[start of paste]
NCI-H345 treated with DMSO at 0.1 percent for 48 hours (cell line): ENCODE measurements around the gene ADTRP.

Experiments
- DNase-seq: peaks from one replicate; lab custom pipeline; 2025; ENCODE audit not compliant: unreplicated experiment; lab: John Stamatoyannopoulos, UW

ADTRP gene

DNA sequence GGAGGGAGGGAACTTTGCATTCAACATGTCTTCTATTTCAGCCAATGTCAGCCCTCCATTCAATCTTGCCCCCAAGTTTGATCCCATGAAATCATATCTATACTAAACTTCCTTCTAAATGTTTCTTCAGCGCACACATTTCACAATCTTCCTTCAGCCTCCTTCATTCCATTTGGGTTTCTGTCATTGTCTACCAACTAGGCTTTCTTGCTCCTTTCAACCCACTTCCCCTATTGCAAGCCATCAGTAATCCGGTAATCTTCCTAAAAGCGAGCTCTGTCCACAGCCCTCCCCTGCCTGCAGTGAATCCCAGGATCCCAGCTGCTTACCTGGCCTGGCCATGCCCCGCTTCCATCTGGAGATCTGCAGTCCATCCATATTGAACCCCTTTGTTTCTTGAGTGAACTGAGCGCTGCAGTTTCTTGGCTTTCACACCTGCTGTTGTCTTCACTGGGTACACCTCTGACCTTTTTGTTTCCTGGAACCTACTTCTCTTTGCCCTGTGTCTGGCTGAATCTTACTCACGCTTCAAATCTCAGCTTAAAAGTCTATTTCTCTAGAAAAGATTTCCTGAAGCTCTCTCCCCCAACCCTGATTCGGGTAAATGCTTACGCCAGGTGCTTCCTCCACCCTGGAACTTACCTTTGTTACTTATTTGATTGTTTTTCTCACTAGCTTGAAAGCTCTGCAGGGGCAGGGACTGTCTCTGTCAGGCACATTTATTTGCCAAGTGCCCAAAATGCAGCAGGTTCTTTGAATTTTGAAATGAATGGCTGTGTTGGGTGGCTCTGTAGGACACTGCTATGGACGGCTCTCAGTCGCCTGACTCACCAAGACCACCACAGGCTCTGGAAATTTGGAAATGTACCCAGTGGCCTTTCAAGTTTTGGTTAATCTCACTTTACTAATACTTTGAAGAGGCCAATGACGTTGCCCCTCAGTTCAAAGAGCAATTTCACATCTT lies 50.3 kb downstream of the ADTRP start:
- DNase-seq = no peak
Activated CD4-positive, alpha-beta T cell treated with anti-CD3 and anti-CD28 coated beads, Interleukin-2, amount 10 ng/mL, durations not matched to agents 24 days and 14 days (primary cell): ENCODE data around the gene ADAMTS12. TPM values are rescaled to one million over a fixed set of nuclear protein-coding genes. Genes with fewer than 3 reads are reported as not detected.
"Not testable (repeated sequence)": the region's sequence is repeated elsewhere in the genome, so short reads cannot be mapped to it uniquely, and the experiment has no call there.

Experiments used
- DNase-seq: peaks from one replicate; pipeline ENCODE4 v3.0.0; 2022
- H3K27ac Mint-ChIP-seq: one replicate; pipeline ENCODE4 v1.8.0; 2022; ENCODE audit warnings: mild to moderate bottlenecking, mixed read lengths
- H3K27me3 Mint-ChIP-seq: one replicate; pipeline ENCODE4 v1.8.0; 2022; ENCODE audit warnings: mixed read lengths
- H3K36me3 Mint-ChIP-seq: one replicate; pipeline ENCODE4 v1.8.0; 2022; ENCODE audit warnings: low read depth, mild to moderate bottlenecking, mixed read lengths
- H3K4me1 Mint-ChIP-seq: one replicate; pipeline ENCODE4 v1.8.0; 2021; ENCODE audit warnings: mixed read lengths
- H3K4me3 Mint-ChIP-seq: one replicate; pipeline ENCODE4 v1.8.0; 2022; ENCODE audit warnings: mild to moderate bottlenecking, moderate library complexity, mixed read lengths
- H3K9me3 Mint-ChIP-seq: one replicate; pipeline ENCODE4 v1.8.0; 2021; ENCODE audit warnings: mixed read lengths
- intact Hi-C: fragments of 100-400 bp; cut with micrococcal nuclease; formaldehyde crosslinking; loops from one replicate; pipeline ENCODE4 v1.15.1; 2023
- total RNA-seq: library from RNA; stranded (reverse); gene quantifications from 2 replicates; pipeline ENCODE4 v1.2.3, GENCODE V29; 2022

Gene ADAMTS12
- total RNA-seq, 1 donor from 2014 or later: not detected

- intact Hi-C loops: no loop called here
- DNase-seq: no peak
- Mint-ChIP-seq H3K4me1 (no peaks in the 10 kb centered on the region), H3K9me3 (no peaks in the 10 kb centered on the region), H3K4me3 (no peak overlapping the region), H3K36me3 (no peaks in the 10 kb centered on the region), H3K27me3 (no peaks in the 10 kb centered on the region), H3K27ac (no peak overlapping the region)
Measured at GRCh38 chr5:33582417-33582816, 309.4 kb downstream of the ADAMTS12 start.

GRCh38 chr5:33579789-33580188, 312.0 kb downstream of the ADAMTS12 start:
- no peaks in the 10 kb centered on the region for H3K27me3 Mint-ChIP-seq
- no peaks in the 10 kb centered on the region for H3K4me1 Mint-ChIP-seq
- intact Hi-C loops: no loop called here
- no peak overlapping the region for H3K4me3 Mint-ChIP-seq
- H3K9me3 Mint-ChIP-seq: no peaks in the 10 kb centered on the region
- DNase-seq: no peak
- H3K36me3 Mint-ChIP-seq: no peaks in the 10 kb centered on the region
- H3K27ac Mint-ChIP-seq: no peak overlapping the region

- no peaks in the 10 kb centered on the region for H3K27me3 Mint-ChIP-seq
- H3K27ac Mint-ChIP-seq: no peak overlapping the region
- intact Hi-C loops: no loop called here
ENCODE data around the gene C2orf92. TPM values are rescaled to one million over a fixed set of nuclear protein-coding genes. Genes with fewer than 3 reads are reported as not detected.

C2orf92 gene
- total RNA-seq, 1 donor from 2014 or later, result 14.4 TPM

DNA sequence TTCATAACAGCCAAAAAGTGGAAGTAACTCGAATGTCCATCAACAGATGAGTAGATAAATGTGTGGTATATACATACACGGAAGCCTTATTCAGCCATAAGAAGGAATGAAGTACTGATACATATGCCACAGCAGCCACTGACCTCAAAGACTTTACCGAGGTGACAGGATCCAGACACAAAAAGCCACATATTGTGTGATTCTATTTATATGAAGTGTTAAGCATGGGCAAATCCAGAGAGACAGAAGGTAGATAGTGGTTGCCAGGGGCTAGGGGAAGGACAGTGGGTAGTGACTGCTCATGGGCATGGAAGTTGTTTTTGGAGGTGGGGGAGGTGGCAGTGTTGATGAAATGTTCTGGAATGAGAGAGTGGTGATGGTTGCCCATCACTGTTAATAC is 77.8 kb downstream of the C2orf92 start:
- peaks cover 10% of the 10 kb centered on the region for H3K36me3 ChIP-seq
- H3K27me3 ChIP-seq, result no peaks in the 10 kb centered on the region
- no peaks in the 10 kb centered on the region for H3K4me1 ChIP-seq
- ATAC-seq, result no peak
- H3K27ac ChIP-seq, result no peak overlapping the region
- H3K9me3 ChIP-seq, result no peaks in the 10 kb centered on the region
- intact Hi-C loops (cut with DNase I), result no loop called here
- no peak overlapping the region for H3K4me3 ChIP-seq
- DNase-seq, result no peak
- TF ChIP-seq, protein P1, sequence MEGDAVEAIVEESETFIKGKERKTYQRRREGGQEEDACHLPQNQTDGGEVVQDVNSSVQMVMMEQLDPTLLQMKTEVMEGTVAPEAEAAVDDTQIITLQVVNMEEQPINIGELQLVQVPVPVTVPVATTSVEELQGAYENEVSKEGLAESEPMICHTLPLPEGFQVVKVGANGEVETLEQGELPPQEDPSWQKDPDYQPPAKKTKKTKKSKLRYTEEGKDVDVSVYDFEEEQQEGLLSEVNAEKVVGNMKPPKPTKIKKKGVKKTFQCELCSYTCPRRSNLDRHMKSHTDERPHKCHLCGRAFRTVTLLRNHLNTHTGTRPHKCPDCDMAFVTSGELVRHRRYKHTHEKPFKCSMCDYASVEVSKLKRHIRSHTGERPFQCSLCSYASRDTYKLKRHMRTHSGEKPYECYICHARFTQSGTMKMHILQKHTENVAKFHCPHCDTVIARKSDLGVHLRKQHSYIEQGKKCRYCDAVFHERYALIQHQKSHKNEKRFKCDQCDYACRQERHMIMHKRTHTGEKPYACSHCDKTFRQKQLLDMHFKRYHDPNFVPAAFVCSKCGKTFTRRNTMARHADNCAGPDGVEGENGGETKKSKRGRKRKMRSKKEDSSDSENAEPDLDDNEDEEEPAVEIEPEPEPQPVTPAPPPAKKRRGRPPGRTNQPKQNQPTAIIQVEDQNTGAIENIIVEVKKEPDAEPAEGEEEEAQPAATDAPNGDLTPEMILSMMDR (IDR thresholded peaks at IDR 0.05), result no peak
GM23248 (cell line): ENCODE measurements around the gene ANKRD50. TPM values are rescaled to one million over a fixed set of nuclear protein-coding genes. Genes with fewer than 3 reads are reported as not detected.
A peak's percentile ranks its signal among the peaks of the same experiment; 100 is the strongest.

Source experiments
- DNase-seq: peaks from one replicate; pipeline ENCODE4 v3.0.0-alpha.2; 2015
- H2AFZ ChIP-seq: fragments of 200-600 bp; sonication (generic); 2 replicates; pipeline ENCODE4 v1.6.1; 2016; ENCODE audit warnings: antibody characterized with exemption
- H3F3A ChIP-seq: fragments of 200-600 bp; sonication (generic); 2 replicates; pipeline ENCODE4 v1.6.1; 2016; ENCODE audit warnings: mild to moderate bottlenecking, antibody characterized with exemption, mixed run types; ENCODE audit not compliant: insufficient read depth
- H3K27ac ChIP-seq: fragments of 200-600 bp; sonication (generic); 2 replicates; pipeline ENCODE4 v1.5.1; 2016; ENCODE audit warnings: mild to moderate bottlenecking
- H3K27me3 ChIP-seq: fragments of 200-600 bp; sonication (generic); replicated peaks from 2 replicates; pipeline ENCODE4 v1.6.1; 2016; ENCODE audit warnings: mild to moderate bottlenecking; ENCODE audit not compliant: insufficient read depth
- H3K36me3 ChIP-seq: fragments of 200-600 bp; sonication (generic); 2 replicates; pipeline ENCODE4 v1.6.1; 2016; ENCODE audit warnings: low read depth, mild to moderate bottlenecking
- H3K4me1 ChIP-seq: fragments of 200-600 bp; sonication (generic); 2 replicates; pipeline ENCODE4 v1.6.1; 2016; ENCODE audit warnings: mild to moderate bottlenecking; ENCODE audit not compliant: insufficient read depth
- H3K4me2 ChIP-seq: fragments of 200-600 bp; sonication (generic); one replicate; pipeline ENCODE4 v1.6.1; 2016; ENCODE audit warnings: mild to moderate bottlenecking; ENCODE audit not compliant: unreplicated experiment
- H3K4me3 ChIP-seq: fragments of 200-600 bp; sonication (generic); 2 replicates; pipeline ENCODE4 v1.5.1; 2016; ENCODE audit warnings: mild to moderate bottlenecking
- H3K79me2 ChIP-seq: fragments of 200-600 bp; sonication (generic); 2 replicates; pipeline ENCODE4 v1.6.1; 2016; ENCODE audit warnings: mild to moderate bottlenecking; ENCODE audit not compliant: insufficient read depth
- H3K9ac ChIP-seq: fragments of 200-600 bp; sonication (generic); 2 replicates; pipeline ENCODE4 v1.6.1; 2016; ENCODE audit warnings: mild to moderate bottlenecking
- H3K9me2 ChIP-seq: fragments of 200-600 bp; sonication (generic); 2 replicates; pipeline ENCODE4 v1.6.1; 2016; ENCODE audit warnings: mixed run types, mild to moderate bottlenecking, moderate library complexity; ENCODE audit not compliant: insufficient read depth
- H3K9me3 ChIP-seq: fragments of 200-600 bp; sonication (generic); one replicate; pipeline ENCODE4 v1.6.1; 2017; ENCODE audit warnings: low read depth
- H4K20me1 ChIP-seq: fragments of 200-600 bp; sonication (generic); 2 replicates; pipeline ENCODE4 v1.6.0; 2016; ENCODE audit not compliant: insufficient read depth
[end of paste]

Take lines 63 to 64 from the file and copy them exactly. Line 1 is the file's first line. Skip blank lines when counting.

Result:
- H3K79me2 ChIP-seq: fragments of 200-600 bp; sonication (generic); 2 replicates; pipeline ENCODE4 v1.6.1; 2016; ENCODE audit warnings: mild to moderate bottlenecking; ENCODE audit not compliant: insufficient read depth
- H3K9ac ChIP-seq: fragments of 200-600 bp; sonication (generic); 2 replicates; pipeline ENCODE4 v1.6.1; 2016; ENCODE audit warnings: mild to moderate bottlenecking